PITTSBURGH (KDKA) - With many children heading back to their classrooms in just a few weeks parents want to be reassured their child is going to be safe. That puts a lot of pressure on the school nurse.
School nurses have their traditional role of watching out for students with chronic conditions and the routine daily illnesses that crop up, now add to that a pandemic.
Nurse Lori Kelly is the President of the Pennsylvania Association of School Nurses and the nurse at North Allegheny Intermediate. She says nurses have spent the entire summer studying, reading, and attending webinars so they can be as prepared as possible.
"It can be overwhelming but this is what school nurses signed up for, to handle whatever is thrown at us."
The challenge of keeping COVID-19 out of the schools is almost impossible.
It's not like a child arrives at school with a sign around their neck saying 'I have COVID,' so how is a nurse supposed to know?
"I don't think we will all the time because a student could come in and be asymptomatic or pre-symptomatic so there is the possibility someone could be in the building with COVID and we won't know it. But we'll depend heavily on the health department and the health department letting us know through their contract tracing if there is a student that's maybe at risk because of the contacts they had."
In many schools, a single nurse may be enough under normal circumstances but under the threat of COVID, "I think it's important for the school administration to work with the nursing staff to determine what the staffing needs are to best meet the students' needs in the school district."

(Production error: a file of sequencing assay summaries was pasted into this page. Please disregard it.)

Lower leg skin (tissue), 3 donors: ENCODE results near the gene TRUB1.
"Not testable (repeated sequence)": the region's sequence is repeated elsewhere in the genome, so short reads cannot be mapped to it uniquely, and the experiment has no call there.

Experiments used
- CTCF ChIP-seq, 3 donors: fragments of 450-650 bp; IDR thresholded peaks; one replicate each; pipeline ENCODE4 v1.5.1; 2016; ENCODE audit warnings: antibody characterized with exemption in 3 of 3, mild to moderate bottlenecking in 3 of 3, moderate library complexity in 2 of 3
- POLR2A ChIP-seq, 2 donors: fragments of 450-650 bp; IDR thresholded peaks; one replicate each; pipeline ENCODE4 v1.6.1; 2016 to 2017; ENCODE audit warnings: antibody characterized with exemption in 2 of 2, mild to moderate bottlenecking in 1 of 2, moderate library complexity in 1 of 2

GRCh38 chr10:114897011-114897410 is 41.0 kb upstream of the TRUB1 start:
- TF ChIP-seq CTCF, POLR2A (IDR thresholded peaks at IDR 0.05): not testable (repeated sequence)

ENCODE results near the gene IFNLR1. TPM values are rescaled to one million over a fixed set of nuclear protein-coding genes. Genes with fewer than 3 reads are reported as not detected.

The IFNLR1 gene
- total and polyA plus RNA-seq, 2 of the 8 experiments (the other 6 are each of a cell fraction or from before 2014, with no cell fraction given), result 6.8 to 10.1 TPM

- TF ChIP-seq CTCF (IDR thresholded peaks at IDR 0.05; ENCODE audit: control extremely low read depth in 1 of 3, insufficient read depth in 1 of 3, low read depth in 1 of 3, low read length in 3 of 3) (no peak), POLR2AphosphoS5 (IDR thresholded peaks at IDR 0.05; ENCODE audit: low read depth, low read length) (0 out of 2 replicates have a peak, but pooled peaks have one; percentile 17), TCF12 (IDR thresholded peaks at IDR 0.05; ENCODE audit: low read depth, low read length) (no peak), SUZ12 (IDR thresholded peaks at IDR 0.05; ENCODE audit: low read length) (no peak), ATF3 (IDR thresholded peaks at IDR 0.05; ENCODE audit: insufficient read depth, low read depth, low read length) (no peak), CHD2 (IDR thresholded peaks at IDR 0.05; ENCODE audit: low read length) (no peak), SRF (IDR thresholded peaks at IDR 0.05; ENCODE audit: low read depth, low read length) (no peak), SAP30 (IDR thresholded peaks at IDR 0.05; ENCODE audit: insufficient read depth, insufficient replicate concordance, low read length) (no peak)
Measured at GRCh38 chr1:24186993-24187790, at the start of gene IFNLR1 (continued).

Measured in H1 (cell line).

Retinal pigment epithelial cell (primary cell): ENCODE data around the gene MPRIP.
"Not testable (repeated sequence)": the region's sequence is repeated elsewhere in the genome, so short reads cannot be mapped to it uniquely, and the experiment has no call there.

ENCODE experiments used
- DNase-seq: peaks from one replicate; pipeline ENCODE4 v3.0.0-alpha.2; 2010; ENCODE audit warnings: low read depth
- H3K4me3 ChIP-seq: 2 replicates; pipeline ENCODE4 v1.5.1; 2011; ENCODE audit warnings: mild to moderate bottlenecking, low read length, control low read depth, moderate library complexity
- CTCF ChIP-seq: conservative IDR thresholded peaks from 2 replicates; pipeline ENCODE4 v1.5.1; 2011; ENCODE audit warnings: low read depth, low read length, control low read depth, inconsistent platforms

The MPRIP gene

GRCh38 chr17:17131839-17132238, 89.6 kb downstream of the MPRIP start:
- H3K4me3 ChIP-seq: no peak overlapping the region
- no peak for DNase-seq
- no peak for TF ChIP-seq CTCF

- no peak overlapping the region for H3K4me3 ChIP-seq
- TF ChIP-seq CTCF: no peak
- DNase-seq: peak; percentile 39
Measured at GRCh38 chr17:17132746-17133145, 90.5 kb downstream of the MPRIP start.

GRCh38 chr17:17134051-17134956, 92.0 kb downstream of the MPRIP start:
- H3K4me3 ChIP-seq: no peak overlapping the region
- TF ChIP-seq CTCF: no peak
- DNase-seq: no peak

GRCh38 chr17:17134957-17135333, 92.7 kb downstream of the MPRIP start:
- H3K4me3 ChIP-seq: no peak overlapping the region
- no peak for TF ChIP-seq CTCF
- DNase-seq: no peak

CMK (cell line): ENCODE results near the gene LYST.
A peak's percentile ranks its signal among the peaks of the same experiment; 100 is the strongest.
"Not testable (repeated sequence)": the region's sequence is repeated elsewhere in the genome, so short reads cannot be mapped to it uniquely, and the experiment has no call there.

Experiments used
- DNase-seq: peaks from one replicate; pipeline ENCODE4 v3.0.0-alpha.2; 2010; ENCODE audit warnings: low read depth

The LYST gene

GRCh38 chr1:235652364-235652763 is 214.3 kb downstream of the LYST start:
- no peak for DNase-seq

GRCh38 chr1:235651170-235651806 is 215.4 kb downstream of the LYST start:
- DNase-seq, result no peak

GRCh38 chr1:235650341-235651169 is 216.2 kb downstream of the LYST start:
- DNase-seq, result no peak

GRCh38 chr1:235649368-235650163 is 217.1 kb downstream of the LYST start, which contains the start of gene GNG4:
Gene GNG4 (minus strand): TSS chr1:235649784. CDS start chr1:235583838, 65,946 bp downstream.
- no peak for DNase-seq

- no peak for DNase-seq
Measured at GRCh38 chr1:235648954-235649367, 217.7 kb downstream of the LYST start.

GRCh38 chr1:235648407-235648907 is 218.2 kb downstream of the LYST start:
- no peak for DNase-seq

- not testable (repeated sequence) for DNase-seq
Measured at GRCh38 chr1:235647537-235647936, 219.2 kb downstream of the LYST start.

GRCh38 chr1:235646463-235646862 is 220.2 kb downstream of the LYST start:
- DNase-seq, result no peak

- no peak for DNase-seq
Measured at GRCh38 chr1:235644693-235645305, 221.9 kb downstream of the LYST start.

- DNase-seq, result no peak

Kelly says school nurses are in demand.
"I think we are seeing an increased demand and I think its in part due to a concern about substitute nurses. There is a concern amongst nurses that we might have to quarantine or isolate. Who steps in then? Many of the substitutes are older or retirees who may not want to work under the threat of COVID-19. So our concern is if we are out for illness or quarantine who will be available to cover our health offices and that's true across the state."
Nurse Kelly says they are going to have their hands full when the students come through the doors so the nurses are hoping for some help from mom, dad, or guardian at home.
WATCH: Nurse Kelly Hopes Parents Take Active Role
"I would like them to make sure their student is not ill, I would like them to check their child's temp, wash their hands, review the proper way to wear a mask, so the students are aware. I would like to see parents take a positive attitude. All the extra precautions that are taken because if the adults take a positive attitude and make the best of the bad situation students will do that too."
Many schools will be using temperature scans as the kids arrive at school but Kelly warns, "I can tell you that some students could be asymptomatic or pre-symptomatic so they aren't foolproof in catching the students with COVID. When using those people need to understand that there are many students who are not going to have a fever so having those doesn't mean we're going to catch every student with COVID."
What keeps the school nurse up at night?
"The last thing I want to see is for one of my students or one of my staff become ill. And become ill to the level they don't recover well. I want to do my best to mitigate that risk the best I can."
As for her own safety, "Nurses don't think about that too much, it's what we signed up for," she said with a nervous laugh adding she does worry about bringing COVID-19 home to her family.
Up until now, it has all been about the planning.
She says nurses, teachers, and administrators are going to depend on parent and student cooperation. But as a nurse who's been in school nursing for 18 years has a lot of faith in the kids.
She says if the students understand the importance of wearing a mask and social distancing and what it means to their families and those they care about they will take it seriously and comply.
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